I don't love fast food companies or companies, I could live without soda. It's my suspicion though, that soda and fast food will be replaced with some corporate brand of fruit, vegetable, or juice. We'll be healthier, maybe, but we'll also be given more limits on what we can buy. Hand in hand with these slimy corporations, the governments of the west will legislate us into eating whatever fills their pockets and serves their corporate masters.

Sure, I'm paranoid. But that doesn't mean I'm wrong.

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Response to davidthegnome (Reply #14)

Mon Feb 18, 2013, 11:31 AM

16. It's doctors who want this, not politicians, or corporations

The corporations are the ones selling the unhealthy food, who want to see the consumption stay at high levels. Soda and fast food are far more 'branded' than fruit, vegetables or juice. The politicians are supporting them; when they had a Tory MP on the BBC this morning to comment on this, he said there was no chance of such a tax being introduced.

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Response to muriel_volestrangler (Reply #16)

Mon Feb 18, 2013, 12:46 PM

17. Doctors don't pass legislation

Unless they're also politicians.

I suppose I'm something of a pessimist, as I tend to concentrate on the negative aspects of such things. Overall, eating healthier will lead to a healthier population. What I find suspect, are the motives of those who would promote, pass - and ultimately enforce such legislation. Perhaps today's soda products will be replaced by mass produced orange juice. Perhaps our fast food joints will be replaced with restaurants, that, instead, specialize in salads. Is this a bad thing? Not by itself, unless we consider what becomes necessary and/or more convenient with the increase in mass production. Genetically modified fruits and vegetables come to mind. Nutritional benefits will be (and have been) sacrificed for the sake of profit. This should be clear to anyone who has a fair understanding of what our cows eat - these animals that produce our dairy products, beef, and so on. We eat what they eat.

If our governments and health institutions are overall enabled to become solely responsible for our diets, we may become healthier and live longer. The question is what they will do with such control, with such increased authority over the daily lives and activities of their citizens. When we consider the average amount of Nutritional education the average Doctor receives, this is somewhat troubling. It wasn't all that long ago that schools (at least my local schools) peddled the "food pyramid".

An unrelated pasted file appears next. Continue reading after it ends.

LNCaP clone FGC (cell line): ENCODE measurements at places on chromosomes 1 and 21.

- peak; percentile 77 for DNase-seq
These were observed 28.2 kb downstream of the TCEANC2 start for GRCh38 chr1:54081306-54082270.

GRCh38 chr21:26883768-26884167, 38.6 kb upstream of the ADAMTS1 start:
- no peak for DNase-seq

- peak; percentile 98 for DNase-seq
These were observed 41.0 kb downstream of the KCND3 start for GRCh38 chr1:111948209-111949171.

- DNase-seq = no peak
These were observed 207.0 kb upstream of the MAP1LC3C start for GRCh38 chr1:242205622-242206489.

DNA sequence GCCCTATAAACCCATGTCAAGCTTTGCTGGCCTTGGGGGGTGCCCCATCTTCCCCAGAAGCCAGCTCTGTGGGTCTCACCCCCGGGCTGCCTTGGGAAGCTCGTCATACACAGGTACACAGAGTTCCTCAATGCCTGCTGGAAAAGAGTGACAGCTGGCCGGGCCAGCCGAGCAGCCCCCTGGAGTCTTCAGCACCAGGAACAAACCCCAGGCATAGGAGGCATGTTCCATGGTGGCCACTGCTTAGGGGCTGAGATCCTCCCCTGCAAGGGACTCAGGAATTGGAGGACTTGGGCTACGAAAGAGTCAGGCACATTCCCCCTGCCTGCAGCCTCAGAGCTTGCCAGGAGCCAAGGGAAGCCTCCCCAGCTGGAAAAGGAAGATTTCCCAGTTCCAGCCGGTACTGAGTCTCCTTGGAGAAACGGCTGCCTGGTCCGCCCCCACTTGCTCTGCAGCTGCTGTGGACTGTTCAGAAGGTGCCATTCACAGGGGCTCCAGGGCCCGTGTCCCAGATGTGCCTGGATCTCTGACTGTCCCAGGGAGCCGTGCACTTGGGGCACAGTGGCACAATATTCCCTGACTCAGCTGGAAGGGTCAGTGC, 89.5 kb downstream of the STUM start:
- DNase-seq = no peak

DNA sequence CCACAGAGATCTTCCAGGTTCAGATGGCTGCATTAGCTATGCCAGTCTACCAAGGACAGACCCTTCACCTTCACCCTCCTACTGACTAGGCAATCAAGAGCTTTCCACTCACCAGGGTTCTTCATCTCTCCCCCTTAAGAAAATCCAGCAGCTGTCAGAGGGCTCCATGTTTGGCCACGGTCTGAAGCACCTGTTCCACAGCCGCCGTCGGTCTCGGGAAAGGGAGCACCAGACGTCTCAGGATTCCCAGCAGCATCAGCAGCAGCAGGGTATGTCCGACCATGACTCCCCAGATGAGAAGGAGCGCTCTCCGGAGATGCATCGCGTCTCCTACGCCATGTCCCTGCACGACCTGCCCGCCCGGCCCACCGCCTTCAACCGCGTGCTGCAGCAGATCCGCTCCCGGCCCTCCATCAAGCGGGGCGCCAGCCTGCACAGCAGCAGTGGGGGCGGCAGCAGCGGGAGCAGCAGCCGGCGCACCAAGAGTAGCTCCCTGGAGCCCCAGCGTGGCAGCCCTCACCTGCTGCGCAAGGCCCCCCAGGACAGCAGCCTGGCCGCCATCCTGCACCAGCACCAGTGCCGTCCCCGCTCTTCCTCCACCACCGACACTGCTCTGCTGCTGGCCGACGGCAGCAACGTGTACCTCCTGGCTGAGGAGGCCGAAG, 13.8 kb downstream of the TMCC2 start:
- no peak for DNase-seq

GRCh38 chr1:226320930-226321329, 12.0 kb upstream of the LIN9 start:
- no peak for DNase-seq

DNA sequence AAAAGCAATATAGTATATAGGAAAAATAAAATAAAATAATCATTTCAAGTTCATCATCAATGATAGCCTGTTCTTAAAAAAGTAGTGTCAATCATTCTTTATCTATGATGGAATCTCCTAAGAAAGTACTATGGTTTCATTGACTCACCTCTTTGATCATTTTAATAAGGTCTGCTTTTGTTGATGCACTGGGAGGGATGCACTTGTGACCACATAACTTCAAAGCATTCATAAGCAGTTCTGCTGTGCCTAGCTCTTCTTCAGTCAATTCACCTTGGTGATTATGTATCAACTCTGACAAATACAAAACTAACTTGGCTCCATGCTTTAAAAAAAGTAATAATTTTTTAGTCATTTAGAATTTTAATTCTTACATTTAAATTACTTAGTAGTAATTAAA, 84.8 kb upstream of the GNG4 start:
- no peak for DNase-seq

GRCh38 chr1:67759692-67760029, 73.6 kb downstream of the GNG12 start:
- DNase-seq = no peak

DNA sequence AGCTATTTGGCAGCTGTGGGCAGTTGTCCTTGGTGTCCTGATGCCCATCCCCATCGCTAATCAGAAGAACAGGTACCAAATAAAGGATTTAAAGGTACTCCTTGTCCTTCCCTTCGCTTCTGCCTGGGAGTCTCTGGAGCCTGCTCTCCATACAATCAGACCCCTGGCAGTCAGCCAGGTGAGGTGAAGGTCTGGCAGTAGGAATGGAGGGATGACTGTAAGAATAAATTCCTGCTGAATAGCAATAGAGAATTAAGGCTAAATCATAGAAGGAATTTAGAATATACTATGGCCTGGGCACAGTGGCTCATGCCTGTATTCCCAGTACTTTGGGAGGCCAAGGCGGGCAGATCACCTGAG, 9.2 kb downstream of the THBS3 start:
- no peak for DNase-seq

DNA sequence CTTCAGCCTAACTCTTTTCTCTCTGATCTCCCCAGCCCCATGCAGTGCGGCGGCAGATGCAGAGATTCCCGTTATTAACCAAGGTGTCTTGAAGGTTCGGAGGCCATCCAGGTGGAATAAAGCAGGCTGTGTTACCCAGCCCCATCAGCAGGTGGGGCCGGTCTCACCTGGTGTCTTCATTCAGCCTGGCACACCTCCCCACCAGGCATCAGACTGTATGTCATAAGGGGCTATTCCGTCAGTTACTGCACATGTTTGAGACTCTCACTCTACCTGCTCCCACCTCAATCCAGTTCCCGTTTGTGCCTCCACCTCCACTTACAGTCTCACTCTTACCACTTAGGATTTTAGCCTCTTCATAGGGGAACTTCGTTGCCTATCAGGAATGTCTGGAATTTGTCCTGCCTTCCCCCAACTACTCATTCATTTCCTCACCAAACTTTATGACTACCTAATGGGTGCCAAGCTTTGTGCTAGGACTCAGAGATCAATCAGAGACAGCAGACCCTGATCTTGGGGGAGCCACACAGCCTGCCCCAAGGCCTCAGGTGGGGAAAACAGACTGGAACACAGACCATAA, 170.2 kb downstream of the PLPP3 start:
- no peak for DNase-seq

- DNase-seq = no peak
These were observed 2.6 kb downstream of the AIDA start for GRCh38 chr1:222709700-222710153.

Do we have the right to make the wrong decision? Do we have the right to eat things that are bad for us? I suppose the same argument is frequently applied to alcohol and drugs. Well, the war on drugs has failed (even if it is still being fought). The prohibition failed long ago.

I can just imagine a world where we have to have illegal institutions in order to purchase cheese burgers, milk shakes, or soda.

I'm all for better health. I just think we should have the right to seek it for ourselves. Or, the right to choose otherwise.

If we really want a healthier world, perhaps we should be pouring more money into nutritional education. When people understand why they should do something, I think they're more likely to do it than if force is attempted.

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Response to davidthegnome (Reply #17)

Mon Feb 18, 2013, 02:02 PM

18. So it's the doctors you are attacking

"What I find suspect, are the motives of those who would promote, pass - and ultimately enforce such legislation."

It's the doctors promoting this. So it's the motives of doctors you are attacking. Or of any politician who listens, in the future, to the doctors.

"Nutritional benefits will be (and have been) sacrificed for the sake of profit."

Yes, this is the point of the report. You're agreeing with it.

"If our governments and health institutions are overall enabled to become solely responsible for our diets"

Straw man. This is not saying they'd be solely responsible for diet. This is about them providing healthy possibilities (rather than, say, only having junk food vending machines available during night shifts). It's not about banning anything ("I can just imagine a world where we have to have illegal institutions in order to purchase cheese burgers, milk shakes, or soda" - good, because no-one is suggesting banning any type of food or drink). Alcohol isn't banned, in western countries; but it is taxed, with part of the reasoning being to direct people to healthier alternatives.

"I'm all for better health. I just think we should have the right to seek it for ourselves. Or, the right to choose otherwise."

You have the right. But that doesn't mean giving the junk food corporations free rein to make their profits without regulation.

"If we really want a healthier world, perhaps we should be pouring more money into nutritional education"

Recommendation #1:

Education and training programmes for healthcare professionals:
Royal Colleges, Faculties and other professional clinical bodies should
promote targeted education and training programmes within the next two
years for healthcare professionals in both primary and secondary care to
ensure ‘making every contact count’ becomes a reality, particularly for
those who have most influence on patient behaviour


Recommendation #5:
Nutritional standards in schools: The existing mandatory food- and
nutrient-based standards in England should be applied to all schools
including free schools and academies. This should be accompanied by
a new statutory requirement on all schools to provide food skills, including
cooking, and growing – alongside a sound theoretical understanding of
the long-term effects of food on health and the environment from the
2014/15 academic year